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Masque Of Mutiny
by C Lestock Reid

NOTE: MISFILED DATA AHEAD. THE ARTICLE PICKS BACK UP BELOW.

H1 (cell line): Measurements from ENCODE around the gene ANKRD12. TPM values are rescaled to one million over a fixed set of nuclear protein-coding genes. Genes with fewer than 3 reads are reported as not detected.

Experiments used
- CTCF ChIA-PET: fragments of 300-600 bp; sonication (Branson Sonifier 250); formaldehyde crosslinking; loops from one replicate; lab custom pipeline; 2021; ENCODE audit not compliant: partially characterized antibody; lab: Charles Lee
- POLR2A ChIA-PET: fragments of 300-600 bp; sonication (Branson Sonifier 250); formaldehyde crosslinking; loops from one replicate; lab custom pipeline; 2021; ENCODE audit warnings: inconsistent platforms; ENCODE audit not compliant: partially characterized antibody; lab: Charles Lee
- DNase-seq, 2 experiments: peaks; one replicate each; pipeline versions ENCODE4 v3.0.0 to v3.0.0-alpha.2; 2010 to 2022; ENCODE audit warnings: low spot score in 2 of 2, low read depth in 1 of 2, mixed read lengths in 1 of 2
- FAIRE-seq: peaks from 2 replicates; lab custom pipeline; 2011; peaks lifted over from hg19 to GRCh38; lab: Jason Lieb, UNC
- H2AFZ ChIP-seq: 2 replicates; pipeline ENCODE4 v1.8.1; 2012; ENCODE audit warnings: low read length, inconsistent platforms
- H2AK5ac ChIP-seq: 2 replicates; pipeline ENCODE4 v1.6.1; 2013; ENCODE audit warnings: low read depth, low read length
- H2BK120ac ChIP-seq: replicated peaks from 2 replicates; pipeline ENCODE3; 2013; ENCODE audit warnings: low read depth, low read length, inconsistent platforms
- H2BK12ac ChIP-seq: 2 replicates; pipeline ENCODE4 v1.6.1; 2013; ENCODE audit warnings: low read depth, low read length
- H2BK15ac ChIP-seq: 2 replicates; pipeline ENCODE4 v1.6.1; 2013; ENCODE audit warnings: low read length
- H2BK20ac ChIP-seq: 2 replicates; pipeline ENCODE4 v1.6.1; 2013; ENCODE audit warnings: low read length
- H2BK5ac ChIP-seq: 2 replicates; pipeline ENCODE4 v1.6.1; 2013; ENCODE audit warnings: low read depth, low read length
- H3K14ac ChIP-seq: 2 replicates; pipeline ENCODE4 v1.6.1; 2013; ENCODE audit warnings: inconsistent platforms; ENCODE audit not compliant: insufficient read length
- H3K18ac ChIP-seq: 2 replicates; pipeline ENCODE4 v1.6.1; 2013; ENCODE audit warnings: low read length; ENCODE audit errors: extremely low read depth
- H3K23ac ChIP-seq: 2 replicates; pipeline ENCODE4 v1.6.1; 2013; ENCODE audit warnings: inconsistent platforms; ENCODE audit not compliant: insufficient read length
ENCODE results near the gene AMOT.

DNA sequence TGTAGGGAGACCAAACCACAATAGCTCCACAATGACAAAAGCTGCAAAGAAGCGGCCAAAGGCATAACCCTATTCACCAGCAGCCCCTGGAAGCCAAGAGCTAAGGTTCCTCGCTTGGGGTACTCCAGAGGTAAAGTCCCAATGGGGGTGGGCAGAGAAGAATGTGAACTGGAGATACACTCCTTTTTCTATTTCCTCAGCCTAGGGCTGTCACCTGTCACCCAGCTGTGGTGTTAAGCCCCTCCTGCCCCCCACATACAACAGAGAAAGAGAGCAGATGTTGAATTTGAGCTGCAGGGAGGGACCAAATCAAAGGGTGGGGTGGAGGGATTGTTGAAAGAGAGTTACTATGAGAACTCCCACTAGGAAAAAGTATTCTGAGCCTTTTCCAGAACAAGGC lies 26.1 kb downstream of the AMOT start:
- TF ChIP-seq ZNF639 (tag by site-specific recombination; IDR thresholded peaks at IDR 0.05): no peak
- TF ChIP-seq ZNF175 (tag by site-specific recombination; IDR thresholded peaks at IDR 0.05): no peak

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MASQUE OF MUTINY BY C. LESTOCK REID CONTENTS: MOON MADNESS SUN BLINDNESS MAUD GOES TO MEERUT ... AND ROBIN WISHES SHE HAD NOT A COLONEL LOSES HIS TEMPER ... ... AND A CORNET CROSSES THE RUBICON DIALOGUE IN DELHI LOVERS REUNION CONFERENCE IN CALCUTTA RED SKY AT NIGHT MIDNIGHT IN MEERUT PARTY AT PANCHHATGAHR DELHI : THE CALCUTTA GATE DELHI I THE CASHMERE GATE SIR HENRY READS A LETTER REFLECTIONS OF A RENEGADE RIDLEY REJOINS HIS REGIMENT THE MARRIAGE OF MAUD INTERVIEW WITH A CONSPIRATOR WILL YOU WALK INTO MY PARLOUR ? THE BATTLE OF THE BUNGALOW MRS. MORRISON MOVES END OF AN IDYLL ANYTHING BUT A RIVER PICNIC LOVE IN THE WILDERNESS THE INDECISION OF DUNDOO PUNT JUNE 29TH CURTAIN ON CAWNPORE OUT OF THE FRYING PAN ... . . . INTO THE FIRE SIR HENRY MAKES HIS LAST MISTAKE AND EVER UPON THE TOPMOST ROOF . . . . . . THE BANNER OF ENGLAND BLEW A SORT OF OMEN RELIEF LENVOI FOREWORD The difficultya nd the fascination of writing an historical novel is, or seems to be, to determine to what extent it is per missible to mingle fact and fiction. One can place a set of purely fictitious characters against a historical background one can take historical characters and attempt to clothe, so to speak, the bare bones of biography with flesh and blood of fancy or one can try to combine the two methods. This, the combination of the two methods, is the course I have adopted against the grim and splendid background of the Indian Mutiny which for some quite inexplicable reason has been so seldom used in fiction: and for the benefit of the conscientious reader, who likes to know where he is, I have given in appendix a list of the characters who are historicalno one ever reads an appendix anyhow. In only two cases have I presumed to play tricks with history. Delaceys exploits, both of appearing as a native before superior officers in order to test the efficacy of his disguise and of making his way through the rebel lines outside Lucknow, were actually performed by a civilian, Kavanagh, who was, very rightly, awarded the Victoria Cross. The battle of Chinhut actually took place two days after the massacre of Cawnpore: but as it would have been quite impossible under the circumstances for my party of fugitives to leave Cawnpore after the massacre and reach Lucknow before the battle. I have ventured to postpone the latter a few days. Otherwise all the major events in the book are fact and the lesser events at least founded on fact. A Rajput landowner, Hurdeo Buksh, did send his brotherinlaw down river with a party of fugitives: there was an English renegade, said to be an officer of good family, fighting on the side of the mutineers: Sir Henry Lawrence did receive his fatal wound in the manner described though in different company: and so on. As for the Brahmins, the priestly and highest of the Hindu Castes, it has never been proved that they were the prime movers of the Mutiny but the whole of their history for 3,000 years makes it a fair assumption.
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